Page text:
The short version of my answer is if you have a very talented team, you don’t need a whole lot of things. You could have 6 or 7 "base" offensive plays that you run and your talent makes it happen. When you don’t have the talent, you have to do it other ways. Therefore, the struggle so far this year has been to get the players to realize that they ARE NOT as talented as they think they are without causing irrevocable damage to their "psyches". Then, they HAVE TO understand that the only thing that will get them to their goal is hard work or practice."
REPORTER - "You mentioned that you felt Korrie (Gillespie) was not where he should be yet. How do you gage his progress?"
COACH - "It is still too soon for me to say whether there was "wisdom" gained by Korrie from Week 1 or whether yesterday was an aberration. He did perform better yesterday. His passing efficiency was better. He made better "reads" and completed passes to the correct receiver. The Touchdown pass to Jermaine Wilson was an example of this. In practice we run that pattern combination quite a bit. It is a combination that we can run from several formations, however, in practice both he and Dollard have a tendency to make "bad reads" or just determine to throw the deep ball. Yesterday, as we broke huddle and I saw the Defensive alignment, I stood there and just kept repeating quietly to "…read the 4 …read the 4… read the 4". He did it and we got the score. Earlier, we had run the same combination and he made the correct read completing a pass for a first down to Matt Smith. Concerning him being a "scrambling Quarterback" and all the "hub-bub" surrounding Donovan McNabb and being Black / African American etc. I believe that Korrie makes good decisions on when to run and when not to run. I have never really talked to him about that and primarily because I am happy with his decisions in that regard. I read a segment in a book once, I think it was 'The Thinking Man's Guide To Pro Football' by Paul Zimmerman. In it, the quote I believe goes "...a great player comes to a Coach and the coach does him no particular harm". That is the philosophy I take with Korrie and his scrambling. I can take no credit for it. There have been other Quarterbacks I have coached where that has been an issue and there were discussions about it. As we go forward, the biggest challenge for Korrie will be if he will study to reduce his learning curve as we add plays to the arsenal from the playbook. This remains to be seen."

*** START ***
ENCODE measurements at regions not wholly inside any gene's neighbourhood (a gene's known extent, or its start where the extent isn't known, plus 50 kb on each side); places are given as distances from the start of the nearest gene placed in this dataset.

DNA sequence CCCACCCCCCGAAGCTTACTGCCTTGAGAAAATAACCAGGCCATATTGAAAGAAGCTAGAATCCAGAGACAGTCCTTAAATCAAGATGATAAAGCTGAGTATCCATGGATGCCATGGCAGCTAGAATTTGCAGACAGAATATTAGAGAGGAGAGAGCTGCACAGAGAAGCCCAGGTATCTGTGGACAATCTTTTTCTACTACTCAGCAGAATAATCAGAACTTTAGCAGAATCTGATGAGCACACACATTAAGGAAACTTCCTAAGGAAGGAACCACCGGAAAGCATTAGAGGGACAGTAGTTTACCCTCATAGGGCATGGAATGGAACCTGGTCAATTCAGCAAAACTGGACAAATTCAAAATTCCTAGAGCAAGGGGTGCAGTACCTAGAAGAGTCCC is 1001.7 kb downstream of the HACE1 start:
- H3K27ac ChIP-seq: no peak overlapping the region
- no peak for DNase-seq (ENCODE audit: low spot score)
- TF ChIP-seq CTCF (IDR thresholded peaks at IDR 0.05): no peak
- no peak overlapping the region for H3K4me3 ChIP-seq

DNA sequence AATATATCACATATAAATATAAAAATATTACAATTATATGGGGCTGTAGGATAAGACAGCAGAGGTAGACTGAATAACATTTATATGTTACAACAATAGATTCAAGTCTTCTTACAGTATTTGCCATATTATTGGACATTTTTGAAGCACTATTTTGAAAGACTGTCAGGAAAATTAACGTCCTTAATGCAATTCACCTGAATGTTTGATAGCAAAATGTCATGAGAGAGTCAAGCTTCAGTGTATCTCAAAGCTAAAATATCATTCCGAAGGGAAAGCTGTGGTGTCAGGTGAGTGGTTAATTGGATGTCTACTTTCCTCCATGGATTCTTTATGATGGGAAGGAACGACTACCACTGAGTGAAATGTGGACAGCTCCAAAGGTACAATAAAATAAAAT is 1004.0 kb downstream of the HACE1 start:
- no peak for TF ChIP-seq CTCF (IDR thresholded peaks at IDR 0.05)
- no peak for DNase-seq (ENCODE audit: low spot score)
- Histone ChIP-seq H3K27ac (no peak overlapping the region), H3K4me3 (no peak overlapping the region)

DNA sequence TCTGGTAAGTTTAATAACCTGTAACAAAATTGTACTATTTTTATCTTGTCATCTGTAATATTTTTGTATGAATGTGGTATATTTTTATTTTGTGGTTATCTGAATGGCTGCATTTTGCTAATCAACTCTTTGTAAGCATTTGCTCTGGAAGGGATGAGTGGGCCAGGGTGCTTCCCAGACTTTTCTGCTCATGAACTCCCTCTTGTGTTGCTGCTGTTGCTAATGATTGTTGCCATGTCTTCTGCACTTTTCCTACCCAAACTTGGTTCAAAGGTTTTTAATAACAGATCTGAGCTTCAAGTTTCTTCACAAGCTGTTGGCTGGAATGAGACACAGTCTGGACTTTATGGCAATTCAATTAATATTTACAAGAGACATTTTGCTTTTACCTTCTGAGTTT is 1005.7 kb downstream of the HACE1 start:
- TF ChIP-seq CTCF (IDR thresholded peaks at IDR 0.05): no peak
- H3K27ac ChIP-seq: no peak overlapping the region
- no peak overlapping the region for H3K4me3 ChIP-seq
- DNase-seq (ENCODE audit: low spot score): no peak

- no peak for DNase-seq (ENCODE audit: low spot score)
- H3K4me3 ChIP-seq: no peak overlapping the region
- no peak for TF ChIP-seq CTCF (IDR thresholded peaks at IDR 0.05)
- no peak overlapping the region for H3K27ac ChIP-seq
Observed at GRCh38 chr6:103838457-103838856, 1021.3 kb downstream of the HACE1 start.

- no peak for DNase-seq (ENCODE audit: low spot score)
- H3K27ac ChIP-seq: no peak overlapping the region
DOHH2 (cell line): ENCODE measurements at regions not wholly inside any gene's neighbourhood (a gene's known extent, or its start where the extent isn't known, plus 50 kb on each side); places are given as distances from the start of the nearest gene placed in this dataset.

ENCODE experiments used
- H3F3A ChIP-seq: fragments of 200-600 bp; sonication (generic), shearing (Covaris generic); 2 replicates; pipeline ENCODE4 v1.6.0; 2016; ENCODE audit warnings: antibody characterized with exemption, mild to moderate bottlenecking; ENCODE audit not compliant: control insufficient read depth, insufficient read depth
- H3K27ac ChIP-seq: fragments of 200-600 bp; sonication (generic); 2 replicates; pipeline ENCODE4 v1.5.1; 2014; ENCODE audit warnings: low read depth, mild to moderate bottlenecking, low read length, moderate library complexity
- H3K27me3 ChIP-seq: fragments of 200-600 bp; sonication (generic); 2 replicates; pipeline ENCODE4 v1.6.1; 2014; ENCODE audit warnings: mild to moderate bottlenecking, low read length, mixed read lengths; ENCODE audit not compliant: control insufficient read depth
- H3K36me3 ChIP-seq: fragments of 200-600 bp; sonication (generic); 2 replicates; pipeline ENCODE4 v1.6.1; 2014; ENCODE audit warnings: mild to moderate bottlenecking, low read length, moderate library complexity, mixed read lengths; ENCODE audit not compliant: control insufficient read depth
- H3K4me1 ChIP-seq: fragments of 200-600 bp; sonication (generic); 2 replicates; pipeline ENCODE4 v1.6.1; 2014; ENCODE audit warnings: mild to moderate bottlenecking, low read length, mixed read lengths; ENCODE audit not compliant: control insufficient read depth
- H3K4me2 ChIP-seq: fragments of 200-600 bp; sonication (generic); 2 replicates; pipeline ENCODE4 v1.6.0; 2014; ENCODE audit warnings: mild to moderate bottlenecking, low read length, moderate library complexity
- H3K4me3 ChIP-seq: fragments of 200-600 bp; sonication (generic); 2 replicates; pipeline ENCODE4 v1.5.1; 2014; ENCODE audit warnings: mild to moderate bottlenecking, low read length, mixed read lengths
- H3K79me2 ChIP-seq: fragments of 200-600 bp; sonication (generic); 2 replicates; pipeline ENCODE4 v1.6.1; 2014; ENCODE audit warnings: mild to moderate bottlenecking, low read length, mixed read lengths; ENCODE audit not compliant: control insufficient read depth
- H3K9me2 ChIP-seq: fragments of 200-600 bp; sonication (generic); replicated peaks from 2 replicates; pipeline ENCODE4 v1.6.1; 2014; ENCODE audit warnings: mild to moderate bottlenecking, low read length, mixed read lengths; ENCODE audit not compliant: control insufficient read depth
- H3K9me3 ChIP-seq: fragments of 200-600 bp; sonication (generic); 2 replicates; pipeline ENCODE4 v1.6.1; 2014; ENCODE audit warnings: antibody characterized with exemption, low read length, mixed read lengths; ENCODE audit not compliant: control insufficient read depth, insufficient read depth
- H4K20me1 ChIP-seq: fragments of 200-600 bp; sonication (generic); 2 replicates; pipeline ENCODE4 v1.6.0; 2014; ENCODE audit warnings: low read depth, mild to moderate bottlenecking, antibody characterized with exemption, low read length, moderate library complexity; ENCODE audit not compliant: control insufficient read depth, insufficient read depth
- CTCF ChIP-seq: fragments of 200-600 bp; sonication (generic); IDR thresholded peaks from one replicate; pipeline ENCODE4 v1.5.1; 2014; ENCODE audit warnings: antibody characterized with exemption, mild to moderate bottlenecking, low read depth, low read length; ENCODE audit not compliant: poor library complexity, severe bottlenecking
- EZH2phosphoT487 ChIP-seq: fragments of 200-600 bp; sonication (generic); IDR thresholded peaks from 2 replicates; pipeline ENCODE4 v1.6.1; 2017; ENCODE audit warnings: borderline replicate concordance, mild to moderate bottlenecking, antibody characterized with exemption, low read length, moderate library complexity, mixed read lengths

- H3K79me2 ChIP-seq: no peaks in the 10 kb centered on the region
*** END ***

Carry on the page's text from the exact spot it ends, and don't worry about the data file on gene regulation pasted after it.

REPORTER - "There was a play in which a Wrangler player was called out of bounds on what could have been a tying TD. Do you address these types of things with the team?"
COACH - "Absolutely. Probably the biggest thing that I tell them is 1) we should not have been in that situation. The reason for that is, players and fans alike have a tendency to lock in on that one play and search for the individual involved in the play to "pin the goat horns" on. In reality, there were many plays and many mistakes by OTHER individuals that led to the situation. Secondly, I tell them that any time you allow yourself to get in position where you are dependent on an official’s call for the outcome, you are cooked. Finally, this has to be a "lesson’s learned" situation. The players must understand and learn that there could have been a different outcome to a given play and make changes to ensure that they don’t get themselves in that position again. It is my job to point that out. Otherwise, I would not be doing my job of helping the team to improve."
REPORTER - "Lastly, without giving up your exact gameplan, how do you go into this week's preparation against the Thunder?"
COACH - "First I have to make sure that "we know what we know". With one play in particular, we ran 4 times yesterday and did not get the desired result. We need to be able to do what we do with the confidence to make it happen. We are not yet at that point. Secondly, we need to keep adding plays from our playbook. An analogy that I might use with my team would be that "…you don’t see Batman going into a crisis situation with only a couple of weapons in his famed utility belt". Offensively, we need to get even more people involved in the offense. I need to get Wide Receiver involved and I need to get our Tight End and Wide Receiver Bruce Rochelle more "touches". Defensively we need to get more "situational" defenses into our package for things that may occur in a game. We also need to "cross train" if you will, select individuals to add depth to the team in case of injuries etc. I do not expect that we will have all of these things done by next weekend but once again, we need to take a step up. Thanks again."
**We at Ida's Korner again thank Coach Hill for his time and candor.
And remember, if you wait until after the fact to say it, you cant say "Ida said it!"
but I can..
Ida said it!